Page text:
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Sir Alex Ferguson admits biggest Man Utd heartbreak did not happen on the pitch

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Sir Alex Ferguson has revealed how breaking the hearts of Manchester United hopefuls was the toughest part of being the boss at Old Trafford.

Fergie won a staggering 28 major trophies in 27 glorious years as United manager before retiring in 2013.

But during that time he was also forced to let countless young players leave the club, after deciding they were not going to make it at United.

Fergie admits he despised having to ruin the dreams of his teenagers and he said: "The process was that the youth coach and the welfare chap would come in with the player you're going to let go.

"Maybe he's only 17, 18 years of age. The way we'd explain it is, we'd try and get him a team. We'd try and get him a club and say 'we're sorry we're having to do this'.

"That's terrible. That is the worst thing, having to let a young player go. All his ambitions and hopes and desires are about playing for Manchester United in front of 75,000 people and going to Wembley in a final.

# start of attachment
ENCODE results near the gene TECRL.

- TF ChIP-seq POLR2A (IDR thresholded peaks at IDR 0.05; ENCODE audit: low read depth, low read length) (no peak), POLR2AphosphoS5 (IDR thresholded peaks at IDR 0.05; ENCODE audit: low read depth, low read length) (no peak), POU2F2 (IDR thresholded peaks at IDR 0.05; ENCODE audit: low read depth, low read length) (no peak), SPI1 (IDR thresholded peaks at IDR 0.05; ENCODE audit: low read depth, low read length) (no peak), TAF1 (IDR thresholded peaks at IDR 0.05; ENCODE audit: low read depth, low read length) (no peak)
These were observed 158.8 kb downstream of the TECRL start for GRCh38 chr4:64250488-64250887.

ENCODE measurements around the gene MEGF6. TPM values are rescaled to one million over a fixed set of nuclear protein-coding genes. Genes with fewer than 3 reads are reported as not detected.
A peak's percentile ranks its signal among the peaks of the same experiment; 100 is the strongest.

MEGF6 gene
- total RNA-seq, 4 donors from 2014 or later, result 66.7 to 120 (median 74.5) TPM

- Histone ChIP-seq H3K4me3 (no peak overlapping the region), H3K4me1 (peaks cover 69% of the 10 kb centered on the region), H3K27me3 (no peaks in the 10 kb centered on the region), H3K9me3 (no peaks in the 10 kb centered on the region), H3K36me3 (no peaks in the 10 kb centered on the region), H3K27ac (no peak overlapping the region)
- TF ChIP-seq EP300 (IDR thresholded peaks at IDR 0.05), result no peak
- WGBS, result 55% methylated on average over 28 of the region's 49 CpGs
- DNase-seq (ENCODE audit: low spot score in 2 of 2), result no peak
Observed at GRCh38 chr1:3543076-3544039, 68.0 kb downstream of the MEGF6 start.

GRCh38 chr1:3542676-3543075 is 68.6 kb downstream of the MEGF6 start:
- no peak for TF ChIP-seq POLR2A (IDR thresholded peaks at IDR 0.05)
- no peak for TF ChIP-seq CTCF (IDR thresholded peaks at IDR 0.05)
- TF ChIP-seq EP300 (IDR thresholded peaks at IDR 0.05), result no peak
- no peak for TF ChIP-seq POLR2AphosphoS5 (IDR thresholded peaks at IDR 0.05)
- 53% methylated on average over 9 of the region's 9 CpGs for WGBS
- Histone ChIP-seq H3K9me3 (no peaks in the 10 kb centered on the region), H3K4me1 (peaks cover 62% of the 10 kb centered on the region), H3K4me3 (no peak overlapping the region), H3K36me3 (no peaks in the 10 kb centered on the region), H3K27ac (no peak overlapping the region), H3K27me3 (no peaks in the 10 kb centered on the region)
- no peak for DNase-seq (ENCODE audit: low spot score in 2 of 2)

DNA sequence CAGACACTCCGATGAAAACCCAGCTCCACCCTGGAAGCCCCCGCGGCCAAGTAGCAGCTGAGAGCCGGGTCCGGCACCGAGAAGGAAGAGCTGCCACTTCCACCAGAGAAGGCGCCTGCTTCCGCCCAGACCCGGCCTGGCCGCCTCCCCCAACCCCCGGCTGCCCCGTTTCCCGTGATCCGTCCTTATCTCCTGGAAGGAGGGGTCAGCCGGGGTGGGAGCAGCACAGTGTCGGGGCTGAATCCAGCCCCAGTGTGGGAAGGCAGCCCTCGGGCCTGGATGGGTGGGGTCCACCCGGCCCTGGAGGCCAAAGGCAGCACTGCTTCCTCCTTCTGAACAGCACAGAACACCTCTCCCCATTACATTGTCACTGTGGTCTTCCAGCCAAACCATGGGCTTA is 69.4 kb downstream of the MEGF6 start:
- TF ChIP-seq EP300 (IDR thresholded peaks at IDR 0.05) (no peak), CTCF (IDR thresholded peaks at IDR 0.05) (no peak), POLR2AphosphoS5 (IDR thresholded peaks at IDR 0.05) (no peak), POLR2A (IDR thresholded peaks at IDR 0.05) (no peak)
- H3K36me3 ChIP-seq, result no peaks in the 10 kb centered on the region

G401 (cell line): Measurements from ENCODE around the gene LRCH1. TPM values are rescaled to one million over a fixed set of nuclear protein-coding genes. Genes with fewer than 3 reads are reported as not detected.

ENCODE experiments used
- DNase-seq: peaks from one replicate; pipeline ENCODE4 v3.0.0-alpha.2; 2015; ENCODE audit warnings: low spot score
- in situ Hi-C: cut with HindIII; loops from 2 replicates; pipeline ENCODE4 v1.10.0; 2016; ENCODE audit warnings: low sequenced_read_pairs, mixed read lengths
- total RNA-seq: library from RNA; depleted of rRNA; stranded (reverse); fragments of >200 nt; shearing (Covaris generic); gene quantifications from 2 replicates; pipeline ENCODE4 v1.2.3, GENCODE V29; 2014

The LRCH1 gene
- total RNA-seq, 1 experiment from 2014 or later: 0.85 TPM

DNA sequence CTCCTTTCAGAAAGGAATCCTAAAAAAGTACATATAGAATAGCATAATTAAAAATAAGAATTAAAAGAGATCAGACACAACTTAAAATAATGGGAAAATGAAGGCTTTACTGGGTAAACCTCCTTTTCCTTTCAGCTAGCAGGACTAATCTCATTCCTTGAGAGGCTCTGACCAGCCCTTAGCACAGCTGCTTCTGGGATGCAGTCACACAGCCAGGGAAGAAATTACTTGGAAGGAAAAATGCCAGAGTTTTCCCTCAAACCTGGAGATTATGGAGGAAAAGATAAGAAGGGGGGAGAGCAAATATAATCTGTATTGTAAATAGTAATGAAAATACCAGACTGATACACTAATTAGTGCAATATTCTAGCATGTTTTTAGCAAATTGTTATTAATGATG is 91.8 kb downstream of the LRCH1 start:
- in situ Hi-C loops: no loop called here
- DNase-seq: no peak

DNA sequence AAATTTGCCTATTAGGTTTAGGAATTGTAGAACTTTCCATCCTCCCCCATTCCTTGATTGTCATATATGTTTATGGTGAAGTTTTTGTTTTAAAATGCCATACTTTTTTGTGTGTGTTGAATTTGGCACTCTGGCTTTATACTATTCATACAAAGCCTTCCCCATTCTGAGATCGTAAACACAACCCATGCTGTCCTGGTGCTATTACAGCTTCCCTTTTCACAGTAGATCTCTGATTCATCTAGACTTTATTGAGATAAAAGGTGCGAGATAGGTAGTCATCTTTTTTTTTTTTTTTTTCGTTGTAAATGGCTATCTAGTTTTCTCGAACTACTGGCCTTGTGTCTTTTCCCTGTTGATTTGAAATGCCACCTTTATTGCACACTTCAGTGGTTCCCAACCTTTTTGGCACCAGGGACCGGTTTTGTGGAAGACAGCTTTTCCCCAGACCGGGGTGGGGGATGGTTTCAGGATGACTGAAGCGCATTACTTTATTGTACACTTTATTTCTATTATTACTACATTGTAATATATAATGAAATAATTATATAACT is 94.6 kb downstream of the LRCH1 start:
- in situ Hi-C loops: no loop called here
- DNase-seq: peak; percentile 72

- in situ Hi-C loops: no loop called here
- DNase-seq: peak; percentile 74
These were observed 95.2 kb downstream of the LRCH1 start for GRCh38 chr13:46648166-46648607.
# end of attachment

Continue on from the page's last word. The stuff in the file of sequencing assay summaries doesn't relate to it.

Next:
"That's the ambition of every young kid that comes to Manchester United, and when you take that away from him, it's a sore, sore thing. So I hated that. I hated that."

Fergie reckons his biggest regret as United boss was allowing the defence in his 1994 side to grow old all at the same time.

The Scot's back four of Paul Parker, Steve Bruce, Gary Pallister and Denis Irwin had helped him re-establish United as a major force in English football once again.

But he was forced to let them all go as he looked to rebuild his defence and he said: "There are always going to be regrets, but the thing is always to look forward. Tomorrow's another day and the next day was better, without question.

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  • "But in terms of the regrets… the 1994 team I had, the back four all seemed to grow old together, and that's a terrible thing to happen to the manager because these guys were fantastic for me.

    "(Paul) Parker, (Steve) Bruce, (Gary) Pallister and (Denis) Irwin were all fantastic players. They gave me nine or 10 years and the evidence is always on the football field.

    "They don't see it. I see it. The problem for me was 'what do I do about it?'. I managed to organise a move for them, and they did well out of it, but telling them was very, very difficult."

    Fergie admits winning was all that mattered during his remarkable career and he added: "My mindset every time I played a game of football was to win. That was the only thing that mattered. It was the winning aspect of it all the time.

    "I think it was just a natural thing for me. My upbringing was a lot to do with that, but the important thing was this inner determination that when I entered the field to play, it was to win. Nothing else mattered."

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    • Manchester United FC
    • Sir Alex Ferguson
    • Premier League

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